1. ## Compact sets

Originally Posted by Plato
I assume that we are in a metric space.
Here are traditional proofs for both properties.
Suppose that $\displaystyle x$ is a limit point of $\displaystyle K$ but $\displaystyle x\notin K$.
$\displaystyle \left( {\forall y \in K} \right)$ this is true $\displaystyle r_y = \frac{{d(x,y)}}{4} > 0$.
The collection $\displaystyle \left\{ {B(y;r_y )} \right\}_{y \in K}$ covers $\displaystyle K$.
So finite subcollection $\displaystyle K \subset \bigcup\limits_{j = 1}^n {B(y_j ;r_{y_j } )}$ also covers $\displaystyle K$.

But note that $\displaystyle x \in \bigcap\limits_{j = 1}^n {B(x ;r_{y_j } )}$. That is a open set that contains $\displaystyle x$ and no other point of $\displaystyle K$. Contradiction.

For bounded, there is finite collection $\displaystyle \bigcup\limits_{j = 1}^n {B(y_j ;1)}$ covering $\displaystyle K$.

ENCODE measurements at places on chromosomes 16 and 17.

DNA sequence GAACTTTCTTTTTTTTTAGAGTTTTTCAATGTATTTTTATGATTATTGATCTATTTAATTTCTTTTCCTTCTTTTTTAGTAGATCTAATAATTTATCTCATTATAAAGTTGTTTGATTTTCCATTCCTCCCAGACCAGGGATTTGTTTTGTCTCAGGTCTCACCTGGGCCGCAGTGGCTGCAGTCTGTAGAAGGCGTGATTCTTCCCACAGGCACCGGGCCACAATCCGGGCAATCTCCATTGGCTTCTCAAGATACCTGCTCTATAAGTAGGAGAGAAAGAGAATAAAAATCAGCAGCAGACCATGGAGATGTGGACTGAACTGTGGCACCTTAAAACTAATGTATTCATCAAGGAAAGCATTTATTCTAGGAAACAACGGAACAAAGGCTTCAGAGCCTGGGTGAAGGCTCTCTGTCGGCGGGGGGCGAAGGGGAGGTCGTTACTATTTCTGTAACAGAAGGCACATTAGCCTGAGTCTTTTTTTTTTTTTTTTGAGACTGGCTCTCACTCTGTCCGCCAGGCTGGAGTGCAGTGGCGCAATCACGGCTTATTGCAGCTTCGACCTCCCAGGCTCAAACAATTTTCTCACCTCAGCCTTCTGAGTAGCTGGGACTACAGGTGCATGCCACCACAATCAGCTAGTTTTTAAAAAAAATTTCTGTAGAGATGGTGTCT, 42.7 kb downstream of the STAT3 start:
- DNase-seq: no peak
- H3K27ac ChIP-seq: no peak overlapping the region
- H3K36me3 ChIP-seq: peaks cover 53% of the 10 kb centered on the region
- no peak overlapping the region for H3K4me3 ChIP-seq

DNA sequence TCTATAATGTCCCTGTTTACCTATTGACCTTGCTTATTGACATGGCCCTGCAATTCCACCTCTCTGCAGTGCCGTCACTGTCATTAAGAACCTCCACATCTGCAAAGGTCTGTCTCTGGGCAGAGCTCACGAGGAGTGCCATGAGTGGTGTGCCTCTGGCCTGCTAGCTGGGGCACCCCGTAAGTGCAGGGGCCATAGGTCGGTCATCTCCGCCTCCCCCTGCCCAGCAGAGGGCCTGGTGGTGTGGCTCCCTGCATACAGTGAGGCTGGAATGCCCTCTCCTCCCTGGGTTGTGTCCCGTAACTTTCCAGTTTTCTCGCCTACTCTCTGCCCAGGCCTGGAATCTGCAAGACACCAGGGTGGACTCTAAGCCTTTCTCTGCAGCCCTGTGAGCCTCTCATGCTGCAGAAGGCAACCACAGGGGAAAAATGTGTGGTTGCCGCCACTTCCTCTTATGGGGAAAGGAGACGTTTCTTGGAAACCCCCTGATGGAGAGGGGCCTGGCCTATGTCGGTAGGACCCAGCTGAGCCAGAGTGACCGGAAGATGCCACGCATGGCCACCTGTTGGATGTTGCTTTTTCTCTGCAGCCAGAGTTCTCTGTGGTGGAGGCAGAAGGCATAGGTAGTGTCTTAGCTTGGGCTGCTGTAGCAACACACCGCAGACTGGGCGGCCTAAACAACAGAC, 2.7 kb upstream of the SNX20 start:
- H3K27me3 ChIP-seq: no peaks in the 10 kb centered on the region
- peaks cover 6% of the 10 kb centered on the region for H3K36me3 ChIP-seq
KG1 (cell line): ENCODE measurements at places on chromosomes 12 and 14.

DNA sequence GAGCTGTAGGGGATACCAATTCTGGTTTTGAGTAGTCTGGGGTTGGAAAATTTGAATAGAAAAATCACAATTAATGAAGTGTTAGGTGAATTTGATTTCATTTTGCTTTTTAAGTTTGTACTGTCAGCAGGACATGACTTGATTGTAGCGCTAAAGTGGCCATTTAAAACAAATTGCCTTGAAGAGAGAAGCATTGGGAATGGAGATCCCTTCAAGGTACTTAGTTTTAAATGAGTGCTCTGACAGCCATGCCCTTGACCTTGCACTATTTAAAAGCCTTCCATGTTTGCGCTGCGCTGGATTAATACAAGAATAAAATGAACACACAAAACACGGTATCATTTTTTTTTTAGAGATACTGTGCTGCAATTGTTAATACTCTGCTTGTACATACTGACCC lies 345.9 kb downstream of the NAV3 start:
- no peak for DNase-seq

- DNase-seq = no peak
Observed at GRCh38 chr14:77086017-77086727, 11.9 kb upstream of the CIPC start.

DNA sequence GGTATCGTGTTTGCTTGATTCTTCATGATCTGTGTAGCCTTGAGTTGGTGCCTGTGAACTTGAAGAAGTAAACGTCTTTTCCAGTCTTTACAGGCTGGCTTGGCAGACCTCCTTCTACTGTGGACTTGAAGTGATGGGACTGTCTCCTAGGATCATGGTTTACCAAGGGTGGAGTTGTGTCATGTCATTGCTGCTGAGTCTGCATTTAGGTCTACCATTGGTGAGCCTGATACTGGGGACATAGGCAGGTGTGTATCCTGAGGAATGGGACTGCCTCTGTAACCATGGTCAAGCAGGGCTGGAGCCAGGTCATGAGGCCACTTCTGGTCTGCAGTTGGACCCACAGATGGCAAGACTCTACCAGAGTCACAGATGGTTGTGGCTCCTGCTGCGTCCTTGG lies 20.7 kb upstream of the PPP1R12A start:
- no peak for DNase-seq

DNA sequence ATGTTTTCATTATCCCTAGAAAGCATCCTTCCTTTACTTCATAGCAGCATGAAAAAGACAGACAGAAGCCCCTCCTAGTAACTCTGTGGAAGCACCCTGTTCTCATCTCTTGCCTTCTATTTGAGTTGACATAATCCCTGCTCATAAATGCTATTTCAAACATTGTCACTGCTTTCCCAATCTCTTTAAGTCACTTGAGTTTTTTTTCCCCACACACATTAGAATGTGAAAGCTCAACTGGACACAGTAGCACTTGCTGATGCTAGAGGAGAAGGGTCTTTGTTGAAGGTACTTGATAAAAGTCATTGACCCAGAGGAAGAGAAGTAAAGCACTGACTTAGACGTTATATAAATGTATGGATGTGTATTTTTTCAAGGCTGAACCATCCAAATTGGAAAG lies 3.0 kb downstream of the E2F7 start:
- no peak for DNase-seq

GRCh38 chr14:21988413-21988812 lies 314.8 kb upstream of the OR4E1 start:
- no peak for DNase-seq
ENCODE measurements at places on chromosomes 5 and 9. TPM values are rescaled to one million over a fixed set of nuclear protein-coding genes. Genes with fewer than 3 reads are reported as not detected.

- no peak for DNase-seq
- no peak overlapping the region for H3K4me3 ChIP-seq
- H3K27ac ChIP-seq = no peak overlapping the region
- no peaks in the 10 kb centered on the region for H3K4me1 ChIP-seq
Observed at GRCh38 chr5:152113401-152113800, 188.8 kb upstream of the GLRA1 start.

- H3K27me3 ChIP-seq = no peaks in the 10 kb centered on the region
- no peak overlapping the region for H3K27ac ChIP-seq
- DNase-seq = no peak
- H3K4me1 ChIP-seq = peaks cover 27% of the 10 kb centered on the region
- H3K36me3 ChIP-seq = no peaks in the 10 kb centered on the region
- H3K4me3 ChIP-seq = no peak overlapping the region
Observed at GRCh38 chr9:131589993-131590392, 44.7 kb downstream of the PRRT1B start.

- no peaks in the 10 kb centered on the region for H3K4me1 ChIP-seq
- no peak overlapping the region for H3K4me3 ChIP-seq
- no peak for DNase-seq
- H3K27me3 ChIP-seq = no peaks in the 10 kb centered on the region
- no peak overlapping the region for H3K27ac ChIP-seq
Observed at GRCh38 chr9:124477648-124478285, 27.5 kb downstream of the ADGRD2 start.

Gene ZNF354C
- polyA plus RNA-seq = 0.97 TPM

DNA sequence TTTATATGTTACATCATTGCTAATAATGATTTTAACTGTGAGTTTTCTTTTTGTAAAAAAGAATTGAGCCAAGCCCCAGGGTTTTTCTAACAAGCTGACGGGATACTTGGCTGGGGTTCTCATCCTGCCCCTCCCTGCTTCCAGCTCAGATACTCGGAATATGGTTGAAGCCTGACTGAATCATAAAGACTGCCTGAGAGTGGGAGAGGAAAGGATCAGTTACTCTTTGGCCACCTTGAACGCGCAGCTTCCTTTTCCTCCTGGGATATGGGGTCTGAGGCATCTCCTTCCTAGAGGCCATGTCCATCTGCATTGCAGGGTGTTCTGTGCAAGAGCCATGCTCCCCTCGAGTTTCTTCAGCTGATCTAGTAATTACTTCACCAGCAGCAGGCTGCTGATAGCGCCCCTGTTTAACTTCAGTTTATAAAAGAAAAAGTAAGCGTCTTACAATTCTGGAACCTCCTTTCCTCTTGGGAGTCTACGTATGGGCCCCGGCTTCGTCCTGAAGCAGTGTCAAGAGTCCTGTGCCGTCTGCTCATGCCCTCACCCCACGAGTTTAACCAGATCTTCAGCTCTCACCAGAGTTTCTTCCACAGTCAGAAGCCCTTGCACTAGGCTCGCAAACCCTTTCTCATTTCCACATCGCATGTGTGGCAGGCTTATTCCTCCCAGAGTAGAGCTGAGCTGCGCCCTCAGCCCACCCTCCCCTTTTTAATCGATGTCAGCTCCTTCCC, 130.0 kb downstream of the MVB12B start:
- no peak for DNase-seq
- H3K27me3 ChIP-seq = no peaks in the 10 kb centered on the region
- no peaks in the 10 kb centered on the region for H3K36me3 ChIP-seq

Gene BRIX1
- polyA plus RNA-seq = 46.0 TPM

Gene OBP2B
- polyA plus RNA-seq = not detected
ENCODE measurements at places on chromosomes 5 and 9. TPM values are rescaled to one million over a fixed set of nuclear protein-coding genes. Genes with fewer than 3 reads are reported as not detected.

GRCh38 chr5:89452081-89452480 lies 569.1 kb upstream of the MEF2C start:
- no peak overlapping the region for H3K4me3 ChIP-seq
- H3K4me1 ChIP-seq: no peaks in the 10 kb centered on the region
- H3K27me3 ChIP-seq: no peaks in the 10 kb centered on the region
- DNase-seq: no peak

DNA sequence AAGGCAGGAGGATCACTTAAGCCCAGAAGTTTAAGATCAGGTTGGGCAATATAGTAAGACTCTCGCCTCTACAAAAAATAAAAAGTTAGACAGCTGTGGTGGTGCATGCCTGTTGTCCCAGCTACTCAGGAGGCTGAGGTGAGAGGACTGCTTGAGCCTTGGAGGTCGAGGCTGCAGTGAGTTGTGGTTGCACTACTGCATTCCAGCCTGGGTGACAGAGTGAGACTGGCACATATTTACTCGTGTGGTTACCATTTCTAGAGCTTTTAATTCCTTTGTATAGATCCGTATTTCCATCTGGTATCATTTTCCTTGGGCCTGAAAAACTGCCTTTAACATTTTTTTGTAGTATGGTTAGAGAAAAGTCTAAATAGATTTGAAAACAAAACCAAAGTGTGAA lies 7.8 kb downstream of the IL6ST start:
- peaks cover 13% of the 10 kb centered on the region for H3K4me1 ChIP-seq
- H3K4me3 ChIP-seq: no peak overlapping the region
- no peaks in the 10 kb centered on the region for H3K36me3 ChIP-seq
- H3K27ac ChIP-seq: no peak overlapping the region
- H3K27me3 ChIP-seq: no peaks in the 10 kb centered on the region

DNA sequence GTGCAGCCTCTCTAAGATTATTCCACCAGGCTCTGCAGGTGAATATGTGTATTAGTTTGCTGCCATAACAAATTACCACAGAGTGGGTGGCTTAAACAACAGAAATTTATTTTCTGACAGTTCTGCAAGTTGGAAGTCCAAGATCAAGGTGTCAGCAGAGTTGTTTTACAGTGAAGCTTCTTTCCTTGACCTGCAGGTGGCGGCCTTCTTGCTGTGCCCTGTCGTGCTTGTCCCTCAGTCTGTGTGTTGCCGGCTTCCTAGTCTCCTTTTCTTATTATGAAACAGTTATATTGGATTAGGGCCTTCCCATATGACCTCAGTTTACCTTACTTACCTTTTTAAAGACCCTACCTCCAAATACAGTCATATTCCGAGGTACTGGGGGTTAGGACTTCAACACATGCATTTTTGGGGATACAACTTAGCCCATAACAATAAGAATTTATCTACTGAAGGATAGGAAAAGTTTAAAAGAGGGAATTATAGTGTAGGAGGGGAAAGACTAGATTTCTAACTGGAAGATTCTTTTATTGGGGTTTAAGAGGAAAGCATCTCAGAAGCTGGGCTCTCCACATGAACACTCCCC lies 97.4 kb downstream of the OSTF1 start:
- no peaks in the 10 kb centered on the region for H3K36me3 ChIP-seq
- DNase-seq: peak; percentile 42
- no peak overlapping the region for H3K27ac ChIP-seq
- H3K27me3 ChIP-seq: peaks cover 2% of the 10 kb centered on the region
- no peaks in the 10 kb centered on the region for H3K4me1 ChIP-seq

Let $\displaystyle M = \max \left\{ {d(y_k ,y_j )} \right\} + 2$. It is easy to show that $\displaystyle M$ is a bound for$\displaystyle K$.
I don't understand the bolded part

2. ## Re: Compact sets

Hey Akatsuki.

Open sets don't contain the limit points of the set. Does that help?

3. ## Re: Compact sets

Originally Posted by Akatsuki
I don't understand the bolded part
This is the standard proof for compactness.
Cover each point with a ball and cover $x$ with a corresponding ball so the two ball do not intersect.
Now compactness gives a finite collection of balls.
Union of open sets is open and finite intersection of balls is open.
Thus we produce and open set that contains $x$ and on other point of $K$.